If you had said 25 years ago that two game wardens from Maine would be working in the Lower Ninth Ward while the president of the United States toured the neighborhood, someone probably would have assumed that you had enjoyed Mardi Gras a little too much.
But in recent weeks, there they were -- green-uniformed officers and their "cadaver dogs" aiding the city's search for drowning victims in the Lower Nine, six months after Hurricane Katrina.
The storm has changed the way we look at cops, crime, local neighborhoods and each other.
Pre-Katrina, the poor, largely African-American neighborhood was ravaged by drugs and violence -- part of a police district that had led the city in homicides for 10 consecutive years. The neighborhood was no stranger to police misconduct, either.
Six months after the storm, however, hundreds of white volunteers -- mostly students -- poured into the Lower Nine to assist returning residents seeking to rebuild or simply salvage what was left of their homes, businesses, churches and neighborhood.
"I had heard of the Ninth Ward; I was a little afraid to come here," says Robert Barrette, 69, a volunteer chaplain from the Dallas Police Department, as he drove through the storm-shattered area recently. "I certainly didn't expect to meet the beautiful people we met here."
Barrette suddenly stops his van at a street corner. A lone man is cleaning out his destroyed corner shop. Barrette shakes the man's hand and offers him a bottle of drinking water, which he accepts. Still gripping the man's hand, the chaplain politely asks if he can pray with him. The man nods, yes. On a sunny corner of city destruction, they bow their heads onto each other's shoulders. Barrette recites a prayer. They thank each other and part.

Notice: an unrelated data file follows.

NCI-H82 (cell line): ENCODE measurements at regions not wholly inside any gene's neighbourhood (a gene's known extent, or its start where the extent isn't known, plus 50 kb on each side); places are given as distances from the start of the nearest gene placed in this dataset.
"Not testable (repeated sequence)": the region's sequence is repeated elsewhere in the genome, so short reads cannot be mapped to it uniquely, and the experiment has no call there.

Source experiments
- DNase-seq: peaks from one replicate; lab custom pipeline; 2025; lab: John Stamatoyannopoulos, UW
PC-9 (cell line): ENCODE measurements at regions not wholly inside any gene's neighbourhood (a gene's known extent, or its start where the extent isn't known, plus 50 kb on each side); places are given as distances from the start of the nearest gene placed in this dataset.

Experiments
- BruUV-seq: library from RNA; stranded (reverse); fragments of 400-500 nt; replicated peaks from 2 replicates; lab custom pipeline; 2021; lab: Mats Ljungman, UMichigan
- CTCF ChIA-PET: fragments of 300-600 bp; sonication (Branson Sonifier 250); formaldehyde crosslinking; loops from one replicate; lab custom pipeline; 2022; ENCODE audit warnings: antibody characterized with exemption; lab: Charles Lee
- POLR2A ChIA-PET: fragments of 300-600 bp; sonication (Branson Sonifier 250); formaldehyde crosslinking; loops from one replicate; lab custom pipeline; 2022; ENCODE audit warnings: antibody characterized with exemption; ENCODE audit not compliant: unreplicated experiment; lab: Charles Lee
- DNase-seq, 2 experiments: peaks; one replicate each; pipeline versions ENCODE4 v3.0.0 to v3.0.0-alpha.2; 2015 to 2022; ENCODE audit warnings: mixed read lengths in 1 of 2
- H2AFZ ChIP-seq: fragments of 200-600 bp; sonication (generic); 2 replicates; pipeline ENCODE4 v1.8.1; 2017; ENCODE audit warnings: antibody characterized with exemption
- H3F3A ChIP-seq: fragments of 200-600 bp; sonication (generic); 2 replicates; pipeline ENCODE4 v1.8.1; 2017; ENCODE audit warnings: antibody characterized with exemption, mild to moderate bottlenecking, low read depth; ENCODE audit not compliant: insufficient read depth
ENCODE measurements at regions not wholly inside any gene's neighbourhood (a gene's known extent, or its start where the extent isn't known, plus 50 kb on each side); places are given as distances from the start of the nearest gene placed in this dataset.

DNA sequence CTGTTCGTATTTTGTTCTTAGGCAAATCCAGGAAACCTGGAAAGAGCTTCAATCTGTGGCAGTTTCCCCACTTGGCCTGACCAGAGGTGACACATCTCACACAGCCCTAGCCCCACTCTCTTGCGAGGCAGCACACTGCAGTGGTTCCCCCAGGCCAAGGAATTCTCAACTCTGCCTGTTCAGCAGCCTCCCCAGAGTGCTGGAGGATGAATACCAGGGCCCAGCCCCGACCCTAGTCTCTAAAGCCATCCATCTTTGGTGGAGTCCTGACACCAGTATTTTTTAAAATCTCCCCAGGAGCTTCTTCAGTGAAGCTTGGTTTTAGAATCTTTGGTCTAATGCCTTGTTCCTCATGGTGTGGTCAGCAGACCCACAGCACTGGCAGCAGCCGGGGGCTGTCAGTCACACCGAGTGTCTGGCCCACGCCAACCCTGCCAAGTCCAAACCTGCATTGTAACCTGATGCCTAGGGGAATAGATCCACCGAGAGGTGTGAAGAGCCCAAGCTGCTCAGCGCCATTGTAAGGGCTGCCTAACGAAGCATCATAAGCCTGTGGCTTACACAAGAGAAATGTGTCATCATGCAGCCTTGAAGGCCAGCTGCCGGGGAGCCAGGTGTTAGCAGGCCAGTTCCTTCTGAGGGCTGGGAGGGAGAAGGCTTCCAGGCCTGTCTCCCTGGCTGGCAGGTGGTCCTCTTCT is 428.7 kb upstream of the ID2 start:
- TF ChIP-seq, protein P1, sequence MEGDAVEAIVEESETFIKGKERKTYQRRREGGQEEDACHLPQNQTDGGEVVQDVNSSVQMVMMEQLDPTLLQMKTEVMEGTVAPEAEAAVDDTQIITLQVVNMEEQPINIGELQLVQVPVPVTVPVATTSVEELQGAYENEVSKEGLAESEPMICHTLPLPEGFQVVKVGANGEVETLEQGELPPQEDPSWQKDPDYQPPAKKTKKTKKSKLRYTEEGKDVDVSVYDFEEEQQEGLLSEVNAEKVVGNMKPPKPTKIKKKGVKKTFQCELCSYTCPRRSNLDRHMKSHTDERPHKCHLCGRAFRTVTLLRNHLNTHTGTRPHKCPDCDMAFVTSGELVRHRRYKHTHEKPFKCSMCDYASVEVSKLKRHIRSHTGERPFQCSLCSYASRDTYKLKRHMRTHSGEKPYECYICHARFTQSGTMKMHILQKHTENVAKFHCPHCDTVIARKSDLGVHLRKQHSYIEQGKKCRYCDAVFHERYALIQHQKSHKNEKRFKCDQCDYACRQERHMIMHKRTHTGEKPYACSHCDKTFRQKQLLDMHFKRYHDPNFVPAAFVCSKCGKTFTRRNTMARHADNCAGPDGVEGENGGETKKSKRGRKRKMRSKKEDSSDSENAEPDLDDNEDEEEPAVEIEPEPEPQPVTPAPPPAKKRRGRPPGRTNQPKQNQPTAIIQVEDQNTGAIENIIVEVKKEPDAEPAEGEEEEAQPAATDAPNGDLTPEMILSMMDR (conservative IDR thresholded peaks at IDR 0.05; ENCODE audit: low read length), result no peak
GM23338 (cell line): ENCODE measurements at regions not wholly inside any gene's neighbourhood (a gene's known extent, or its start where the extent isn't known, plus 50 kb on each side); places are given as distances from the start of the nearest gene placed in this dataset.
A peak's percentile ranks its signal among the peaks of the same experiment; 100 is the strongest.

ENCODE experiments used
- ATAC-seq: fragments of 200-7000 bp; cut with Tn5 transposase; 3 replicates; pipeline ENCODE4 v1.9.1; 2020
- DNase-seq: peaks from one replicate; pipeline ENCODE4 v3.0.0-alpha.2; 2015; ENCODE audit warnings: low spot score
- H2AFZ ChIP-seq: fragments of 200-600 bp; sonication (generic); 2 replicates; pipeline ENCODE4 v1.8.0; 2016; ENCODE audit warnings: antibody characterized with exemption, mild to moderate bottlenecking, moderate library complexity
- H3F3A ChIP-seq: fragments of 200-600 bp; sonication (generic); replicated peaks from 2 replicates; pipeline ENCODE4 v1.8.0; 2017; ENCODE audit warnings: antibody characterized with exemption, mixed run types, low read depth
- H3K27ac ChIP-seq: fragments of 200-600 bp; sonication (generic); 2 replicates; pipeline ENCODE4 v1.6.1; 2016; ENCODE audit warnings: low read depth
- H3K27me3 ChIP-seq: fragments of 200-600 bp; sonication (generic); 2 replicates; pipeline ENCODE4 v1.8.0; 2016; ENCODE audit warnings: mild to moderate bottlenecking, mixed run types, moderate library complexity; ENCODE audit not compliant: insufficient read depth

For weeks, Barrette says, he has consoled returning Ninth Ward residents that way.
At night, he and other chaplains sleep in a trailer at the emergency command center. "We don't go out here at night," he says. "We're sure there's drug activity." Cars pass the emergency command center with their lights off then park in the dark destruction. Barrette suspects drug deals.
For 25 years, New Orleans has struggled with crime, social ills and police misconduct -- and their deleterious effects on race relations.
Almost overnight, nature's violent visit to New Orleans and the concomitant depopulation of much of the city have given New Orleans a welcome reprieve from most serious crimes, save looting.
Authorities have vowed to rebuild a more effective criminal justice system, one that citizens can trust. The city's altered landscape also has changed many perspectives on race and poverty.
Pre-Katrina, a murder in the inner city was hardly shocking and stirred little outrage. Since the storm, the discovery of another drowning victim in the Ninth Ward makes news in Europe.
A sampling of Gambit Weekly stories and editorials over the last 25 years offers some perspectives on crime and police reform for post-Katrina New Orleans.
In Gambit's premier issue, published Dec. 8, 1980, founding editor Gary Esolen penned the paper's first commentary, "About Crime."
"The city of New Orleans is in a near-panic over crime," Esolen began. "Something has gone wrong. Crimes which people can almost dismiss from their minds when they happen in housing projects or even in the French Quarter are now happening in quiet [U]ptown neighborhoods, and it is terrifying."